We’ve had some women in our program who have never had their children taken away, but they’ve been in domestic violence situations or been addicted to drugs. There’s this mental and emotional separation that happens between the mother and child. I had a mom recently who shared with us, “I’ve never been so close to my kids, being able to be here in the home, and do these activities, and just spend time with them, and cook them dinner, and wake up in the morning, provide for them, take them to school and all that stuff.” We're providing the tools that they need to heal.
Carter: One thing we haven’t talked about that is essential to the PFFR program: economic security. This is a part that keeps stress minimized and increases people’s coping skills. Here, we talk about some of the habits that we have created generationally, and to how to go from being “have not” to crossing over and knowing what it feels like “to have.” And when I see a woman, she says, “Ms. Carter, I have $1,000 saved,” that $1,000 is like $100 million because she has never had savings. This helps break the cycle of always operating from a deficit and if you’re able to hold on to that $1,000, then you can hold on to $10,000, and so on.
So, some women have checking and savings accounts. This is important because domestic violence victims tend to go back to their abusers because of one thing: resources. Our goal is to get women in a position of economic empowerment. We’re helping women so they don’t need to go back to their abusers. And so, getting them to walk in their own brand of dignity and feel good about themselves, means a lot. This is one of the protective factors being assessed in the evaluation. What is most important is that they feel they can manage their own lives, handle a crisis, and manage their emotional well-being.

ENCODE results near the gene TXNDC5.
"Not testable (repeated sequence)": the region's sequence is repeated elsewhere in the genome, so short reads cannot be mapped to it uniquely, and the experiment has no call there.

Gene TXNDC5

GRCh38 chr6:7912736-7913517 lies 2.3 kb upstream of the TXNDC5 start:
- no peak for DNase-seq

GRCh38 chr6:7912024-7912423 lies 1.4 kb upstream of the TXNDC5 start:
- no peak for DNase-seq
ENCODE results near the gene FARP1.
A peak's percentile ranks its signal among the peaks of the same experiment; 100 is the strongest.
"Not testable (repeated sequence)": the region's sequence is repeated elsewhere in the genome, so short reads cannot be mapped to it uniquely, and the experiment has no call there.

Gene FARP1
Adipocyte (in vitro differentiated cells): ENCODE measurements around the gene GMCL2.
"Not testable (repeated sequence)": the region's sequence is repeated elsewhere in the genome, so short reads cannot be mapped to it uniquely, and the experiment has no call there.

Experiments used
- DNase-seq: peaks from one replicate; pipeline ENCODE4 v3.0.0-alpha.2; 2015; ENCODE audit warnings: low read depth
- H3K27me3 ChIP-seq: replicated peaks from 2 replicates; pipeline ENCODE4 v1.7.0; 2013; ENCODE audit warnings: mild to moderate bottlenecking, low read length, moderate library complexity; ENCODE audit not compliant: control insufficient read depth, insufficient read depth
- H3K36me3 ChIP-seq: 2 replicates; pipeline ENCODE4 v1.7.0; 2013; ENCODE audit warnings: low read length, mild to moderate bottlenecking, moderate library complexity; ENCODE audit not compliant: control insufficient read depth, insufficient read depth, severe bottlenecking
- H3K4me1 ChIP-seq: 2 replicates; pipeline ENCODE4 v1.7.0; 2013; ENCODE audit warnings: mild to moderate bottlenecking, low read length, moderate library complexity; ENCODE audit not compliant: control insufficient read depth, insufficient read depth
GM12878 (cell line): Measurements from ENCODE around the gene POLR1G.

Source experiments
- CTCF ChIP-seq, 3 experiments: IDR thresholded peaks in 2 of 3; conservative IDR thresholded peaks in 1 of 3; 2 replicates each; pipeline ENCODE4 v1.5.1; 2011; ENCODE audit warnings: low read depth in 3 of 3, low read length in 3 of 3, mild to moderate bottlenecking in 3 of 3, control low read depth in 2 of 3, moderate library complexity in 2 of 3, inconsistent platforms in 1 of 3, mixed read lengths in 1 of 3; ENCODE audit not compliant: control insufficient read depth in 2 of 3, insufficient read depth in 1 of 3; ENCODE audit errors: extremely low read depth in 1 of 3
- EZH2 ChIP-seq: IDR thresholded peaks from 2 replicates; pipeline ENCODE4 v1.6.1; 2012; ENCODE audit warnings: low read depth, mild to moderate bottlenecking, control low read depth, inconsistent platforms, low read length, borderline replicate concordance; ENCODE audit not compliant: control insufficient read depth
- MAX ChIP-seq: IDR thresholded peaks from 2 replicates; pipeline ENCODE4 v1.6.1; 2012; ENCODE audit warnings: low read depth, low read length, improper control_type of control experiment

How has applying a two-generation approach to domestic violence prevention influenced the way you work with the women you serve?
Carter: We’re a two-generation organization. A two-generation human service organization as identified by Aspen Institute and Kresge. Now, Blue Shield of California Foundation is further authenticating what we already know: with mothers, you can’t treat her and not her kids. You have to serve both. I’m looking forward to seeing the long-term evaluation of the children, especially when they have their own children, because that’s going to show the healing process and the increased ability to problem solve without resorting to violence. Additionally, Time for Change Foundation is cognizant of the institutional violence that further harms our women as they navigate these legal systems while trying to remain safe.
What services and resources do you find most essential for healing when working with parents and children together?
Perez: Therapy. I can’t emphasize that enough. Having these different events, like the leadership empowerment event and the healing circle event, the women share and can hear each other’s stories and understand each other. They can build a sisterhood, have friends, and know that they are not alone. Other women experience the same issues. Sisterhood and camaraderie play an impact in healing. Substance abuse counseling and process groups play a significant role too. They can receive support from licensed counselors and heal. All of those are critical components when it comes to healing.